Currently in action sports photography, filmmakers are limited to a focus mode called infinite focus. This limits creative capability and a filmmaker's ability to communicate things like speed and importance to a viewer. The current solution to this problem is having a secondary camera operator manually focus the camera using a remote that is commonly known as follow focus. But this method is limited to the vision and reaction time of the operator.
This project aims to eliminate the need for a secondary operator and increase the speed of the feedback loop for the focusing system by automating it using RF time of flight measurements between a device worn by the subject and a device mounted to the camera.
Fall - The early part of fall term was spent getting aquatinted with our client, defining the scope of the project, and nailing down specific engineering requirements. Next, we created block diagram and delegated tasks among the group. We made initial design choices, such as using the DWM1001 Ultra Wideband (UWB) module. We had a working anchor board designed and in hand by the end of the term.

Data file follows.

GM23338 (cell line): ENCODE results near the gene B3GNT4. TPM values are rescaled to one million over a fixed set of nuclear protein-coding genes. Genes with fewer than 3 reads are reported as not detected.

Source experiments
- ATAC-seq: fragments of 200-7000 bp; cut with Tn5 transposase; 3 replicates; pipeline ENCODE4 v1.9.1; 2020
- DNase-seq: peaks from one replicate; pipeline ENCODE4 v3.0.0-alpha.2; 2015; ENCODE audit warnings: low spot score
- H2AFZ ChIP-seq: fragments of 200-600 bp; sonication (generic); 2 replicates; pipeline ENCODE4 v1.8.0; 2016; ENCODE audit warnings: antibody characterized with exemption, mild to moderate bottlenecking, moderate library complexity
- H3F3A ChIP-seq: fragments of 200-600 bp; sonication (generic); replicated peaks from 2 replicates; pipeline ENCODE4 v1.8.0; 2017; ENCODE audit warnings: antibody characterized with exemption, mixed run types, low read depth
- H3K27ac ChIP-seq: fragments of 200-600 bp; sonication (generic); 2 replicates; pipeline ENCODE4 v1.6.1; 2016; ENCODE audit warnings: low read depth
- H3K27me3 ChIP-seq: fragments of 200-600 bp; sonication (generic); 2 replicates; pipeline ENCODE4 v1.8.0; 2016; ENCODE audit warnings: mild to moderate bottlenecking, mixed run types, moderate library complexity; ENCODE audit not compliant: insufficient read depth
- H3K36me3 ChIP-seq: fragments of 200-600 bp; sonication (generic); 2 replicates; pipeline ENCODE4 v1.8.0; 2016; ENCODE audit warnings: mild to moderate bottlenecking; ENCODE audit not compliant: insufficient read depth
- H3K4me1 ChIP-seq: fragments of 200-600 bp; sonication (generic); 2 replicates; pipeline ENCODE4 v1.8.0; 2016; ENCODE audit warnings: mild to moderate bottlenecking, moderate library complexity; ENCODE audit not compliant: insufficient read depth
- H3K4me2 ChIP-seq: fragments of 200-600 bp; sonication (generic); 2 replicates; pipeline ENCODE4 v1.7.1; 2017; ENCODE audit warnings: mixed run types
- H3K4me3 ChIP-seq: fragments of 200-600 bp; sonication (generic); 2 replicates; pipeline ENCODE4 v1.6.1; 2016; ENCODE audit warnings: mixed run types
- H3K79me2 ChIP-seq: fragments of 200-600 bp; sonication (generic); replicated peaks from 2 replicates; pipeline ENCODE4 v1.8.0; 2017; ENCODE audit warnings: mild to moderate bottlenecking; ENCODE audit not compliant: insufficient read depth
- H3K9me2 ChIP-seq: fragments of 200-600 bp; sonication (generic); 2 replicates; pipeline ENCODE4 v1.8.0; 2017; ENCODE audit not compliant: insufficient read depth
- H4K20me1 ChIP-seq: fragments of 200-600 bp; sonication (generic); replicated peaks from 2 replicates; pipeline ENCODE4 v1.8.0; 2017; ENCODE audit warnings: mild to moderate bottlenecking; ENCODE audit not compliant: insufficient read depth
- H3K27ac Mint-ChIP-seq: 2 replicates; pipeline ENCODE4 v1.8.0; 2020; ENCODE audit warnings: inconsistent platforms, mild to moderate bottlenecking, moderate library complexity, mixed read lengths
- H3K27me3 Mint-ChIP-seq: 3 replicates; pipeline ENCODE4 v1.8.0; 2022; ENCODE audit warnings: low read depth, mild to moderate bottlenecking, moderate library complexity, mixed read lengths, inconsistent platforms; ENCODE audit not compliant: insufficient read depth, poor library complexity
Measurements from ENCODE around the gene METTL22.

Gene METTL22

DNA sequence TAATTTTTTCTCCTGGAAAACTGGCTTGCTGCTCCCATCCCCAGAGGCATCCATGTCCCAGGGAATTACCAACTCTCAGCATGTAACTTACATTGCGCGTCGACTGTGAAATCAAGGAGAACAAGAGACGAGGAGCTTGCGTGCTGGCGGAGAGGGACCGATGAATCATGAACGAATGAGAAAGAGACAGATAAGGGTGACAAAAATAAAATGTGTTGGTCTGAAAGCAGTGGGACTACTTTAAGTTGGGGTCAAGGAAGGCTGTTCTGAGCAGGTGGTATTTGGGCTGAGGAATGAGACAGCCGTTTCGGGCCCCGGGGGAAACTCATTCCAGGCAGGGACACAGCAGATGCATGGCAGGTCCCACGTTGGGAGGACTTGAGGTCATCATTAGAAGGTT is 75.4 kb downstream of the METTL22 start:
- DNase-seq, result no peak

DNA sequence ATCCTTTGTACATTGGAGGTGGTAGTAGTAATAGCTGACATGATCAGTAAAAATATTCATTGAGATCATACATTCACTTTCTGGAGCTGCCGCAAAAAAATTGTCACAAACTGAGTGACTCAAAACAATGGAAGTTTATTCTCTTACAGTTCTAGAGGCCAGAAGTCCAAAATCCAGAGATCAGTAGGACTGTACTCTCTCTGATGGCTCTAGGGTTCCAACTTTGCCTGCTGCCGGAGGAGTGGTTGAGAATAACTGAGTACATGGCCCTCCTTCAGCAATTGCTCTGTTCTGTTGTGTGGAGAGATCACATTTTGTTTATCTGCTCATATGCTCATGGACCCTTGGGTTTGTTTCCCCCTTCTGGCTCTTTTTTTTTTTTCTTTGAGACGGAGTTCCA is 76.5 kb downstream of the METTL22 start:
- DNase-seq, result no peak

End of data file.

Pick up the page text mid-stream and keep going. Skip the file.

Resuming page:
Winter - With most of the design process out of the way, the focus shifted to implementation. The tag board was designed and ordered, and a motor was selected to interface with the camera. By the end of the term, we had completed the hardware part of the system and had a rough draft of the firmware.
Spring - Although lab access was lost in the spring, we weren't impacted too seriously as we already had a working draft of the system. Aside from finalizing the firmware, we worked on project presentation and technical documentation, culminating in a demonstration to our client and the Oregon State Senior Design Expo.